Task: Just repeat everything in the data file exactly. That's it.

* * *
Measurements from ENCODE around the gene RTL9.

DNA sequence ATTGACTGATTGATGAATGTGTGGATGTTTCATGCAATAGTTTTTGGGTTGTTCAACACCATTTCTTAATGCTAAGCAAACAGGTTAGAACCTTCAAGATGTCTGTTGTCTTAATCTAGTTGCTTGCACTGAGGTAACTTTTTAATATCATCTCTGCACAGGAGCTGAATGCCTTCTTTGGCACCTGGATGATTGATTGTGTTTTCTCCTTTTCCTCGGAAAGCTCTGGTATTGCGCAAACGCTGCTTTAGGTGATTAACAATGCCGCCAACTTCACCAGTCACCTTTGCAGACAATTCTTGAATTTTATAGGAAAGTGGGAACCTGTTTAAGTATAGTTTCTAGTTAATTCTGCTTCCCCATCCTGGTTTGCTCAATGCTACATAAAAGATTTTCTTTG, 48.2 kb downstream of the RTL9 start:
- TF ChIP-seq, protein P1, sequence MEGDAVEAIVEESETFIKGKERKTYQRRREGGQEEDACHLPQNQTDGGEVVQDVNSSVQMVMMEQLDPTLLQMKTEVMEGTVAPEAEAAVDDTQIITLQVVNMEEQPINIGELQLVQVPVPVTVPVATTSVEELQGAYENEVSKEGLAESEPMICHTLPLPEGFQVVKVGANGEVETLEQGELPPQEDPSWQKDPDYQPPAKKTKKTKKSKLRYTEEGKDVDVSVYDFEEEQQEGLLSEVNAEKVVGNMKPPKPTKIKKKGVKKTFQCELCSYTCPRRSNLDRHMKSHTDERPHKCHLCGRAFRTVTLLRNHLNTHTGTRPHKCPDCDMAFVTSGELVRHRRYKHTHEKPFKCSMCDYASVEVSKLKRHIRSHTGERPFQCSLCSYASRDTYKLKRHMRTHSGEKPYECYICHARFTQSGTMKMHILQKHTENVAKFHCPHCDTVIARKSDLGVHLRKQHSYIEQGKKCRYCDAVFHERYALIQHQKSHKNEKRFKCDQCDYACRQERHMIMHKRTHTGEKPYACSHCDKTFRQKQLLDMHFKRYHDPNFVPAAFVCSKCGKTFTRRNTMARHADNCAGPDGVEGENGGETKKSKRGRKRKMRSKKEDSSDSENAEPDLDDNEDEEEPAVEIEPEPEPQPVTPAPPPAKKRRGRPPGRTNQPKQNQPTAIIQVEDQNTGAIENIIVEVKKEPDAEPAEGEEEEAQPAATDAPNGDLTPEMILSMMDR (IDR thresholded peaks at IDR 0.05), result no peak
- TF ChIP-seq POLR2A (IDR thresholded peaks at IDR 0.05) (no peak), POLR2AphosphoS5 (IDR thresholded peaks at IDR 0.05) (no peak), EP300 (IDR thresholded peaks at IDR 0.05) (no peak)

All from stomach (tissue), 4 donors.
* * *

Measurements from ENCODE around the gene RTL9.

DNA sequence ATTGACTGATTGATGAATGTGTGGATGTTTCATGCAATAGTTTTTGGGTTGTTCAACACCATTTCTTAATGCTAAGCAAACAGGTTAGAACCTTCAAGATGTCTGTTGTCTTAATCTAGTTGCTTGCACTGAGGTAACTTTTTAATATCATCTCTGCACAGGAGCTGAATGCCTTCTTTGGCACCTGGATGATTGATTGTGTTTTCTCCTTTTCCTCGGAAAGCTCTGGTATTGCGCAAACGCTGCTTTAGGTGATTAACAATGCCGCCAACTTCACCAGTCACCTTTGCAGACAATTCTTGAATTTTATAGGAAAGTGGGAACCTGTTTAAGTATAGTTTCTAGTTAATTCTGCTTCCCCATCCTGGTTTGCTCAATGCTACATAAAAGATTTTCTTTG, 48.2 kb downstream of the RTL9 start:
- TF ChIP-seq, protein P1, sequence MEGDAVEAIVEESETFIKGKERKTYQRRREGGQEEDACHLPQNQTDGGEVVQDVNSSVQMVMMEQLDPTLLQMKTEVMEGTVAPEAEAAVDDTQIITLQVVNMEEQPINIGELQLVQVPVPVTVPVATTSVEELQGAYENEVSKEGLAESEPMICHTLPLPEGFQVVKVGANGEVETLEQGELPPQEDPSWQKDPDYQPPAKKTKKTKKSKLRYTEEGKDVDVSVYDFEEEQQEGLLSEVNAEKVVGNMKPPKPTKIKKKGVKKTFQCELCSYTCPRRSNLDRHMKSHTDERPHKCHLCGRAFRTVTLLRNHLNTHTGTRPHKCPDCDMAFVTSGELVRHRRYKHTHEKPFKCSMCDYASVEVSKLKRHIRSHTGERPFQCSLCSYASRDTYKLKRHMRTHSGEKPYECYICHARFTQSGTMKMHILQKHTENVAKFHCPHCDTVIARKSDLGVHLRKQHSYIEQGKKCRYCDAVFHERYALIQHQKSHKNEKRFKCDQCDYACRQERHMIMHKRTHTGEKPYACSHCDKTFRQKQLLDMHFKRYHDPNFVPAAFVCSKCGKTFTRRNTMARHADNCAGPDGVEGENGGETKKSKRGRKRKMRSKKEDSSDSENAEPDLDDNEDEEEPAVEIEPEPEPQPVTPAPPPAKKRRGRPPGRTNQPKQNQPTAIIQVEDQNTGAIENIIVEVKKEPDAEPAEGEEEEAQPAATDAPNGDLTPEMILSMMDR (IDR thresholded peaks at IDR 0.05), result no peak
- TF ChIP-seq POLR2A (IDR thresholded peaks at IDR 0.05) (no peak), POLR2AphosphoS5 (IDR thresholded peaks at IDR 0.05) (no peak), EP300 (IDR thresholded peaks at IDR 0.05) (no peak)

All from stomach (tissue), 4 donors.